A receiver in which all incoming modulated radio-frequency carrier signals are converted to a common intermediate-frequency carrier value for additional amplification and selectivity prior to demodulation, using heterodyne action; the output of the intermediate-frequency amplifier is then demodulated in the second detector to give the desired audio-frequency signal. Also known as superhet.

superheterodyne receiver

The common type of AM, FM and TV receiver, which uses intermediate frequency (IF) stages. Rather than demodulating the actual carrier frequency of the transmitting station, which was the approach taken in the early days of radio, "superhet" receivers shift the desired frequency to a single frequency that the receiver can handle very efficiently. The intermediate frequency is then demodulated using direct conversion or homodyne techniques. See IF stage, direct conversion receiver and homodyne receiver.

An AM Radio Example
The carrier frequencies for AM operate from 530 kHz to 1610 kHz. Many superheterodyne AM radios use a demodulation circuit designed for 455 kHz. When the listener tunes in a station, an oscillator generates a signal 455 kHz less than the frequency of the desired station. For example, tuning in an 800 kHz station would generate a 345 kHz signal (800-455=345) that would be subtracted from the incoming signal (800-345=455). A bandpass filter then allows only the 455 kHz signal to go to the demodulator circuit to recover the audio. The following FM radio example illustrates this technique.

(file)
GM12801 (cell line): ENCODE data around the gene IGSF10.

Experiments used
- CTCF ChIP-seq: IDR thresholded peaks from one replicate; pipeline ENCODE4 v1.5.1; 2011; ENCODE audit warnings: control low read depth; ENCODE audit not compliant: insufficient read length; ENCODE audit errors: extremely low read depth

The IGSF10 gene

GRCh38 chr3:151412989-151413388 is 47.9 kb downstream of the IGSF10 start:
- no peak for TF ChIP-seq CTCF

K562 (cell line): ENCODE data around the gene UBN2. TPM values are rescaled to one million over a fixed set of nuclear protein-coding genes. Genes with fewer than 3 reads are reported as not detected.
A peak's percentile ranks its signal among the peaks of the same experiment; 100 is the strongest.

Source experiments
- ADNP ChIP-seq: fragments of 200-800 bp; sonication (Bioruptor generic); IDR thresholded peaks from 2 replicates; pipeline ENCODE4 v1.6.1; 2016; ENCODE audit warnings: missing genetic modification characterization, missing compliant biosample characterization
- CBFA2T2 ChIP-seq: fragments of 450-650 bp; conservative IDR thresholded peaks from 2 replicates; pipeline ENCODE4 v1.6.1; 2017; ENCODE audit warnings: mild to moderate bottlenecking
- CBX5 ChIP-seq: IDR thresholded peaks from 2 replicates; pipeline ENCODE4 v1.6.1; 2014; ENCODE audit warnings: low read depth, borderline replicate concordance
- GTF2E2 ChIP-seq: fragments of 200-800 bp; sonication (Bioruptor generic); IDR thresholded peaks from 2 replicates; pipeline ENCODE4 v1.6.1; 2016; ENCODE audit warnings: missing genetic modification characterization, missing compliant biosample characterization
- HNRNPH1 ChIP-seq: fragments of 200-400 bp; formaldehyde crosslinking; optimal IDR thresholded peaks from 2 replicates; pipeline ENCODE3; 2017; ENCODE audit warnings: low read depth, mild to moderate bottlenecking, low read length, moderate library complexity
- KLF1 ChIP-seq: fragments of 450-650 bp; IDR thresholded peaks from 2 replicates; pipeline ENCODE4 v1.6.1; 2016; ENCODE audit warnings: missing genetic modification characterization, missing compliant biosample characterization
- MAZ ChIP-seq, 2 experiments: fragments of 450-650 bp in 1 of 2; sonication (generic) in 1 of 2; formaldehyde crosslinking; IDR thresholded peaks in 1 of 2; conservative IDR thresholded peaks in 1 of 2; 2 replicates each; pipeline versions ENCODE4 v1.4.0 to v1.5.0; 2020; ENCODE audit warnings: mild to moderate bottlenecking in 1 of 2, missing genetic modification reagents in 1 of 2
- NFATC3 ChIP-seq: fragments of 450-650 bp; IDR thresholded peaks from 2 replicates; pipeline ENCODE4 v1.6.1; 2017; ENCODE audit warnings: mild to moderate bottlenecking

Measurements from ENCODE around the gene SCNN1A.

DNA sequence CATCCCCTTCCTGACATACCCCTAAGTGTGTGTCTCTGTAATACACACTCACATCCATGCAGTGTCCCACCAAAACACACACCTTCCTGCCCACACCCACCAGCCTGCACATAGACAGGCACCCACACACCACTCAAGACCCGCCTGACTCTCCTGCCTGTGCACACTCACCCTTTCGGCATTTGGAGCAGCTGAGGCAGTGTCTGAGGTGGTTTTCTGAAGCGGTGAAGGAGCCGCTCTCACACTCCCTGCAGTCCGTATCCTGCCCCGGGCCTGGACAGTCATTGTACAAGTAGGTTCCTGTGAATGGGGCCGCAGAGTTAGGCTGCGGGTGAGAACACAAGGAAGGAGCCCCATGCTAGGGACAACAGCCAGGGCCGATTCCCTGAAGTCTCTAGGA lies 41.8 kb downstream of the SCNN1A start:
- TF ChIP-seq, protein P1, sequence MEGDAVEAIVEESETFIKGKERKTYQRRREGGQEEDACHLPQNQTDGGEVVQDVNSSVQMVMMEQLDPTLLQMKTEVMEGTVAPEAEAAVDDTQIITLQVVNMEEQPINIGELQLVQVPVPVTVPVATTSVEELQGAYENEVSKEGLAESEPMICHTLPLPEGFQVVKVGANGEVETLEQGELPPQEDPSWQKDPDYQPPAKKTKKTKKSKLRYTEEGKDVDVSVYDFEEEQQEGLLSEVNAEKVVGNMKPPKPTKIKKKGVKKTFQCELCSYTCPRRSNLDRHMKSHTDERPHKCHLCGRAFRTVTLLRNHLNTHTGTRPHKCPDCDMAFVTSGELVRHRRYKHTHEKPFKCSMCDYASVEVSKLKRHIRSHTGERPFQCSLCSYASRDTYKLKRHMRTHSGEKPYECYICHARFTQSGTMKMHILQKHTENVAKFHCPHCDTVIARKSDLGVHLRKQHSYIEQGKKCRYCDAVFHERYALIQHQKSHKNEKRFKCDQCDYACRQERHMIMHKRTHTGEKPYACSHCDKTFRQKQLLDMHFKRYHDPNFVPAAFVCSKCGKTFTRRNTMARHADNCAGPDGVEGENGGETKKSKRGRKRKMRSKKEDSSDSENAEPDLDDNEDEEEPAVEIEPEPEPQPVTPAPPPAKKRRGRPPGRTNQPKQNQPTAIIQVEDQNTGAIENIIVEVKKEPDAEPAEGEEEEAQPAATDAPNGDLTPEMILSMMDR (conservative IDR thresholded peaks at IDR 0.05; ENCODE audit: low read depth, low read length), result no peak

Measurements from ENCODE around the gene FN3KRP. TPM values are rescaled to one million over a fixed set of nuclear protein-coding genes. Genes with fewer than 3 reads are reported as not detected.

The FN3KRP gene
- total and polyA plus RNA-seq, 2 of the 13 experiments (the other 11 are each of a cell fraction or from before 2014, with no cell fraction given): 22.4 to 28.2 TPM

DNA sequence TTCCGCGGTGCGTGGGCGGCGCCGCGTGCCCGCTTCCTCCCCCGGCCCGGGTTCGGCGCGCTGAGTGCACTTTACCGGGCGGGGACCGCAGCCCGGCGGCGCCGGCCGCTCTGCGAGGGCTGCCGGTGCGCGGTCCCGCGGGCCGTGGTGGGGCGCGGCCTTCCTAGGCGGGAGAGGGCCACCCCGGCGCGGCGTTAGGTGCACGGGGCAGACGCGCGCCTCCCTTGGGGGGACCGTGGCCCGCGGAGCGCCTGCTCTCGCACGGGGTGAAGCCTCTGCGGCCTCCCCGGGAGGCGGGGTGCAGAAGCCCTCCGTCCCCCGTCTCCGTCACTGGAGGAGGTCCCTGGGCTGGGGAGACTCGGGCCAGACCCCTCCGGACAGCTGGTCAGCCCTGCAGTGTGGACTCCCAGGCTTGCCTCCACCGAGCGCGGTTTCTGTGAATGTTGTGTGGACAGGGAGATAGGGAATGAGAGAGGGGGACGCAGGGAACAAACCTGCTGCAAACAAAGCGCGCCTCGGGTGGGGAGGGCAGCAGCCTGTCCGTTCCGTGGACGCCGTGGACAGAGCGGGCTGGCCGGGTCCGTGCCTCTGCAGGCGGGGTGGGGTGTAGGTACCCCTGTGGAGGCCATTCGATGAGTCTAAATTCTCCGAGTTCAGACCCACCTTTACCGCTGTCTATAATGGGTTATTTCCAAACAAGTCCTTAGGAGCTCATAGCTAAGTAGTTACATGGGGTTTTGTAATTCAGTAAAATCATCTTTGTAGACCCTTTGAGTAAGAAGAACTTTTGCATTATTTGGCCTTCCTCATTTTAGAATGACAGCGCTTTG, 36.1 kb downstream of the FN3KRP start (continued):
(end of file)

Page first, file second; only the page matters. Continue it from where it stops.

Bandshifting to 10.7 MHz IF
In this FM example, the radio is tuned to 101.5 MHz (FM is 88-108 MHz). The intermediate frequency (IF) is 10.7 MHz, and the incoming signals are bandshifted into that frequency, plus and minus 50 kHz for the audio signal and subcarriers. The 1 MHz crystal frequency is an arbitrary reference signal for ensuring the accuracy of the local oscillator. See PLL.
References in periodicals archive ?
Additionally, the specif icity of the IF filter to the bandwidth of the signal and hence the standard used makes superheterodyne receivers unsuitable for multi-standard operation.
The channelizer is implementing a bank of dual-conversion superheterodyne receivers.
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Superheterodyne receivers mix, in a nonlinear manner, the received high-frequency RF signals and a signal from a local oscillator (LO).
One important feature of superheterodyne receivers is that they can be designed with almost any bandwidth, providing a trade-off between frequency coverage and sensitivity (see the August '95 "EW 101").
As a rule, superheterodyne receivers are used at the receiver end.
This approach is relatively complex and more expensive to implement than crystal video or superheterodyne receivers.
Traditional superheterodyne receivers use two stages of downconversion to convert the RF signal to baseband.
Since fixed-tuned and superheterodyne receivers are narrowband, they are often combined with other types of receivers to isolate simultaneous signals and improve sensitivity.
This approach is relatively complex and more expensive to implement than crystal-video or superheterodyne receivers.
Also installed on the Trident submarine, the WLR-8 is basically a set of octaband scanning superheterodyne receivers - adequate two decades ago for threat warning in support of a battle-group, but wholly inadequate in today's threat environment, especially as the Navy shifts toward its new, Forward From the Sea doctrine of littoral operation.